More than 4.4 million workers in the United States filed unemployment claims during the week ending April 18, while the seasonally adjusted insured unemployment rate surged to a record high of 11.0 percent, Labor Department figures show.
The data released on April 23 (pdf) shows that the number of people filing initial jobless claims for the week ending April 18 was 4,427,000, while the insured unemployment rate for the week ending April 11 grew by 2.8 percent from the previous week’s rate.
“This marks the highest level of the seasonally adjusted insured unemployment rate in the history of the seasonally adjusted series,” the Labor Department stated, also noting that “the COVID-19 virus continues to impact the number of initial claims and insured unemployment.”
The previous insured unemployment rate was 8.2 percent for the week ending April 4, which, when announced last week, broke the previous record of 7.0 percent set in May 1975.
While the newly announced 4.43 million jobless claims number is lower than the record-setting 6.9 million claims filed during the week ending March 29, it brings the total unemployment claims filed in the last five weeks to an astounding 26 million, wiping out all jobs created since the 2008 financial crisis and then some.
The longest-ever employment boom in U.S. history started in September 2010 and added some 22 million jobs. It was cut short in February by a shutdown of much of the economy alongside strict social-distancing measures put in place after the outbreak of the CCP virus, commonly known as the novel coronavirus.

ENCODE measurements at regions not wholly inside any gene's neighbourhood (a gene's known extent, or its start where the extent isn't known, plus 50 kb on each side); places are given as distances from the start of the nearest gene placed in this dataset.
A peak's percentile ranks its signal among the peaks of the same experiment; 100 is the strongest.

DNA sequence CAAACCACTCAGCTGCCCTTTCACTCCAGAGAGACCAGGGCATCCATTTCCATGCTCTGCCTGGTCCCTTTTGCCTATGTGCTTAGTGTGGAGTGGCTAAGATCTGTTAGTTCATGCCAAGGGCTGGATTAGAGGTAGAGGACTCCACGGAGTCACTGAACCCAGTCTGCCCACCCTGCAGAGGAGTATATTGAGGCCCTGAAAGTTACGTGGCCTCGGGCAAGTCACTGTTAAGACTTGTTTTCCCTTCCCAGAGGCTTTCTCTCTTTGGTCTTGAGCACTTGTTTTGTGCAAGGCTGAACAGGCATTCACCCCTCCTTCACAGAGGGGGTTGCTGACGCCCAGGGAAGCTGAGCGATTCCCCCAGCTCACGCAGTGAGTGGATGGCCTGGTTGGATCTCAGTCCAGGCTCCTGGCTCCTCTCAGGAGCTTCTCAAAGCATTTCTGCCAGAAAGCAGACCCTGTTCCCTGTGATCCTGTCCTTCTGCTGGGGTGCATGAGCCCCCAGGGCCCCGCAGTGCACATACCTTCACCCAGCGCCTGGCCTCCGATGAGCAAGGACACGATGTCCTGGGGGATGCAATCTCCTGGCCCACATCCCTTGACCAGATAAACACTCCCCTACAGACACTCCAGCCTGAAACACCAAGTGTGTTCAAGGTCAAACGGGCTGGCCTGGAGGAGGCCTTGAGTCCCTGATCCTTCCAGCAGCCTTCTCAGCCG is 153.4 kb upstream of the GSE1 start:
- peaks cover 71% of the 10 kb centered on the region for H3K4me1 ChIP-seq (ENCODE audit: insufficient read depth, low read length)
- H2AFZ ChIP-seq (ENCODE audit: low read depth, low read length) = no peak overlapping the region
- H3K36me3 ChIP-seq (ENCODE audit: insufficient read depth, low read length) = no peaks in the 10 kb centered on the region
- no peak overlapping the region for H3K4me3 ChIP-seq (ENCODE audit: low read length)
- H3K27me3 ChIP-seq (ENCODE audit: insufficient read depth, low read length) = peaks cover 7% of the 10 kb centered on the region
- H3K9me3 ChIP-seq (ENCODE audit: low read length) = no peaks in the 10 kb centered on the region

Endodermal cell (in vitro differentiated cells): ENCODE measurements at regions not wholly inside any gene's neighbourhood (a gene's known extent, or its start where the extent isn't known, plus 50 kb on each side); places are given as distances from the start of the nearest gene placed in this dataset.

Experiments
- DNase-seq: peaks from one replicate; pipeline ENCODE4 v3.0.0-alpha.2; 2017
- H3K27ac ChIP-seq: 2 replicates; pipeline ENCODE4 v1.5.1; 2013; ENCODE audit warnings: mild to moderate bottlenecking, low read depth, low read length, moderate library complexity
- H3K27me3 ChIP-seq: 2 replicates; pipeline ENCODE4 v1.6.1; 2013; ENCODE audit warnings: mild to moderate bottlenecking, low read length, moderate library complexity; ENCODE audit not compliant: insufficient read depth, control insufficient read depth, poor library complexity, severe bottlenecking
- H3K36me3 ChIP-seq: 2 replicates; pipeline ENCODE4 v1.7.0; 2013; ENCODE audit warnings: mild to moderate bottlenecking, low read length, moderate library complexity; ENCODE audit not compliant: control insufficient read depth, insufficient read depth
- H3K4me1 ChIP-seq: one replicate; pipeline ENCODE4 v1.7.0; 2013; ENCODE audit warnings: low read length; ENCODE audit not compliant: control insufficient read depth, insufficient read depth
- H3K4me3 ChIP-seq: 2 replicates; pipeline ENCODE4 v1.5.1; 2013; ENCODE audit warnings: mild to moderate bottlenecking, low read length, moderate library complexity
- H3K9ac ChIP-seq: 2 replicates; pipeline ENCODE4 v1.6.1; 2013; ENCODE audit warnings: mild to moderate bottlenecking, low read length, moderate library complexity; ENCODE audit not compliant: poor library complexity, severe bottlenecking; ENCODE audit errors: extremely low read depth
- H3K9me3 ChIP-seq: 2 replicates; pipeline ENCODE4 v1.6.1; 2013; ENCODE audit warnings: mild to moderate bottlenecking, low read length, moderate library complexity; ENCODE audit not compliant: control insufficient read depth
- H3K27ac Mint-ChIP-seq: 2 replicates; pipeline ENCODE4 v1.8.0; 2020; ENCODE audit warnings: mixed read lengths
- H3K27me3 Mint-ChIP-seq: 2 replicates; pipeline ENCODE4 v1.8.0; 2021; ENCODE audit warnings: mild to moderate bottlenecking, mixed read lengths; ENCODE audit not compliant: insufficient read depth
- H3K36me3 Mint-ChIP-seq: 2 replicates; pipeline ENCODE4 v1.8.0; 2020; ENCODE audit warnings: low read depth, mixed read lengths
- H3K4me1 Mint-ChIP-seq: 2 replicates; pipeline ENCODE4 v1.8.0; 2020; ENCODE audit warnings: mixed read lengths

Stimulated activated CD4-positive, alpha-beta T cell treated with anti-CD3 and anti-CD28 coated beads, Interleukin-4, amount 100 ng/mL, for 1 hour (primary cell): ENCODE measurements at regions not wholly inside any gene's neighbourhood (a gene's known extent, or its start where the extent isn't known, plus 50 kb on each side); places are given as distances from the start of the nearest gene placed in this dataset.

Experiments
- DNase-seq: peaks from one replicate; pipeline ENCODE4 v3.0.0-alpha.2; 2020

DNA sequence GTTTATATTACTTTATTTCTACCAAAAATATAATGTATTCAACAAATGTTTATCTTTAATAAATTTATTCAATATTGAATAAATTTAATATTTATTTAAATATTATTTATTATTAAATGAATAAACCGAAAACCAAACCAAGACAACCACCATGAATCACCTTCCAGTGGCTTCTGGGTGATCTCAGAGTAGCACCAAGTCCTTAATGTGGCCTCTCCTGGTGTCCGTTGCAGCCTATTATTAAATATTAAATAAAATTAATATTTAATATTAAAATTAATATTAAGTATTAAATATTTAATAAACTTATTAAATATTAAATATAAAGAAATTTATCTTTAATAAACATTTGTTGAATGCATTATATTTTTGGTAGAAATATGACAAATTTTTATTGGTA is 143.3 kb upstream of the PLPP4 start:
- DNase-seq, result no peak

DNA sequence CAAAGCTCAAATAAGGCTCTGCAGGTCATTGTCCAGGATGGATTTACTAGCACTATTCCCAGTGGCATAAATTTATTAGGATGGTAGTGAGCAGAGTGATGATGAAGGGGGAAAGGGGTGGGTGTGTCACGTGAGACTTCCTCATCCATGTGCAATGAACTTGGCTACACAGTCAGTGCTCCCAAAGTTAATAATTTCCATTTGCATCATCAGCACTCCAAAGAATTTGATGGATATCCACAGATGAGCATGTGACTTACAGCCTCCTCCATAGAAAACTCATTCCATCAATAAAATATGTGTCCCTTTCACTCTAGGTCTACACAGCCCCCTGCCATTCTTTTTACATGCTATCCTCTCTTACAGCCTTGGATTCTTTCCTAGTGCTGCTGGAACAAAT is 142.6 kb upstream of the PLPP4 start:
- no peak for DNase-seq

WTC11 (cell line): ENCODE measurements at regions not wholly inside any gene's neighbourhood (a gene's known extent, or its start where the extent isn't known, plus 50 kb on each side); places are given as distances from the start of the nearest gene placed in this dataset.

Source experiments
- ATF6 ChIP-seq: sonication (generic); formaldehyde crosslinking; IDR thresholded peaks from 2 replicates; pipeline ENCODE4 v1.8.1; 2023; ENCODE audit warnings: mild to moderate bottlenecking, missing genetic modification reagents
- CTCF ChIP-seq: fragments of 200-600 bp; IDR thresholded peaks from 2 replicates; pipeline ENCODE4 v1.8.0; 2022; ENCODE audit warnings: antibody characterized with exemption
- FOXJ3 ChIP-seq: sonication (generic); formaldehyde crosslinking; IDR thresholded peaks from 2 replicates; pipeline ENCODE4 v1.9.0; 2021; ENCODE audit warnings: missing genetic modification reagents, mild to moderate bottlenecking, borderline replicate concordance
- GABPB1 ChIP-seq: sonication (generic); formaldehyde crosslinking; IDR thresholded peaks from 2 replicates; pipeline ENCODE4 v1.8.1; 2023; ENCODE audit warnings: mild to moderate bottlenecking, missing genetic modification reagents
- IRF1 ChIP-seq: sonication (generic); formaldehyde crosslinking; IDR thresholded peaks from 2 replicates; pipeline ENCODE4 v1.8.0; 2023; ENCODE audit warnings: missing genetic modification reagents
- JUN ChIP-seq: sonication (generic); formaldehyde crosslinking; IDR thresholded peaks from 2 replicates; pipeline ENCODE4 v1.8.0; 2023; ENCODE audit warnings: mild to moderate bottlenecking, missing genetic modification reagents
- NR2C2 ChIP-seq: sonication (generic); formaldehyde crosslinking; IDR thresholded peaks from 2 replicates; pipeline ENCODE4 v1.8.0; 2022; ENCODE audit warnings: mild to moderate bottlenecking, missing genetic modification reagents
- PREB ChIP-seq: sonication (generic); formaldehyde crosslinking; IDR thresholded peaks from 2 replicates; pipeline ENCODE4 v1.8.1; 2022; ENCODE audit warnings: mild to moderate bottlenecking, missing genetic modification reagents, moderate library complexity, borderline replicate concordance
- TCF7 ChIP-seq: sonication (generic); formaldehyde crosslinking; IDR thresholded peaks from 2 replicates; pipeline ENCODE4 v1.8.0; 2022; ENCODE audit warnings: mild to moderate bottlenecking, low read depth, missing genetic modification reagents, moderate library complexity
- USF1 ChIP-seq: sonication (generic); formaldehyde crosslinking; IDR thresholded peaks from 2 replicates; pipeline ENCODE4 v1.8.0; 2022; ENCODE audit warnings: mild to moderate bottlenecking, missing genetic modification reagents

“The U.S. economy is hemorrhaging jobs at a pace and scale never before recorded,” said Scott Anderson, chief economist at Bank of the West in San Francisco. “It compares to a natural disaster on a national scale.”
The new jobless claims report comes on the heels of dismal data last week showing a record drop in retail sales in March and the biggest decline in factory output since 1946.
Roughly 95 percent of the U.S. population is now under stay-at-home orders, and many factories, restaurants, stores, and other businesses are closed or have seen sales shrivel.
As a once-vibrant economy has been brought to a standstill by measures to curb the spread of the virus, surging unemployment, and other dismal economic data have fueled tensions. In at least 10 states so far, rallies have been held to protest lockdowns that have upended nearly every aspect of the day-to-day lives of Americans.
“My anxiety is through the roof right now, not knowing what’s going to happen,” said Laura Wieder, who was laid off from her job managing a now-closed sports bar in Bellefontaine, Ohio.
The mounting economic fallout almost certainly signals the onset of a global recession, with job losses that are likely to dwarf those of the Great Recession more than a decade ago.
Speaking at a virtual question-and-answer session on April 15, International Monetary Fund head Kristalina Georgieva said that the outbreak “is a crisis like no other” and that it has sparked the worst global recession since the Great Depression.
Still, in her remarks, the IMF head struck a hopeful note, insisting the crisis will eventually pass and urging governments to adjust policies to give economies the best chance for a quick bounce-back.
Among moves to help distressed workers, the $2.2 trillion emergency relief bill signed into law by President Donald Trump on March 27 gives states more flexibility to extend unemployment compensation.
Still, many economists believe there will be further downside for the labor market.
Reuters contributed to this report.